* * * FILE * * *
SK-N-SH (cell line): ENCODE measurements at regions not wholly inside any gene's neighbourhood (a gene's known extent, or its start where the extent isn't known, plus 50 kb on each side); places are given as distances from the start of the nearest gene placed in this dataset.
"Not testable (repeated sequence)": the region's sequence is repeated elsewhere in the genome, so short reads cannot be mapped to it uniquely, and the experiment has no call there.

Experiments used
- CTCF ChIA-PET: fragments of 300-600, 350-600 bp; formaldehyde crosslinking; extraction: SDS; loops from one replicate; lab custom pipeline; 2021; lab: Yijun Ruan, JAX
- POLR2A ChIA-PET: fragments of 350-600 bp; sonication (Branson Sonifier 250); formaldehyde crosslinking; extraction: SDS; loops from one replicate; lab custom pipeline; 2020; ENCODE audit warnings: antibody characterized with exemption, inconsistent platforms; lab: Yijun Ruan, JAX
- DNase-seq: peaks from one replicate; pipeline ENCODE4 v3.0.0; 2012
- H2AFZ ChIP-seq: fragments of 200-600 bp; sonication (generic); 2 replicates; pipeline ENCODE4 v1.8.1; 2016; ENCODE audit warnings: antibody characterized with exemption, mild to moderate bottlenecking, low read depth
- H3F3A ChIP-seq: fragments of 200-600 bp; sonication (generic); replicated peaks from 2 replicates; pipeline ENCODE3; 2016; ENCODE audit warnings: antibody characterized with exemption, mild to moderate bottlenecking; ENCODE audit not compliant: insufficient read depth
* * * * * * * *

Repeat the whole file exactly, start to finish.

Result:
SK-N-SH (cell line): ENCODE measurements at regions not wholly inside any gene's neighbourhood (a gene's known extent, or its start where the extent isn't known, plus 50 kb on each side); places are given as distances from the start of the nearest gene placed in this dataset.
"Not testable (repeated sequence)": the region's sequence is repeated elsewhere in the genome, so short reads cannot be mapped to it uniquely, and the experiment has no call there.

Experiments used
- CTCF ChIA-PET: fragments of 300-600, 350-600 bp; formaldehyde crosslinking; extraction: SDS; loops from one replicate; lab custom pipeline; 2021; lab: Yijun Ruan, JAX
- POLR2A ChIA-PET: fragments of 350-600 bp; sonication (Branson Sonifier 250); formaldehyde crosslinking; extraction: SDS; loops from one replicate; lab custom pipeline; 2020; ENCODE audit warnings: antibody characterized with exemption, inconsistent platforms; lab: Yijun Ruan, JAX
- DNase-seq: peaks from one replicate; pipeline ENCODE4 v3.0.0; 2012
- H2AFZ ChIP-seq: fragments of 200-600 bp; sonication (generic); 2 replicates; pipeline ENCODE4 v1.8.1; 2016; ENCODE audit warnings: antibody characterized with exemption, mild to moderate bottlenecking, low read depth
- H3F3A ChIP-seq: fragments of 200-600 bp; sonication (generic); replicated peaks from 2 replicates; pipeline ENCODE3; 2016; ENCODE audit warnings: antibody characterized with exemption, mild to moderate bottlenecking; ENCODE audit not compliant: insufficient read depth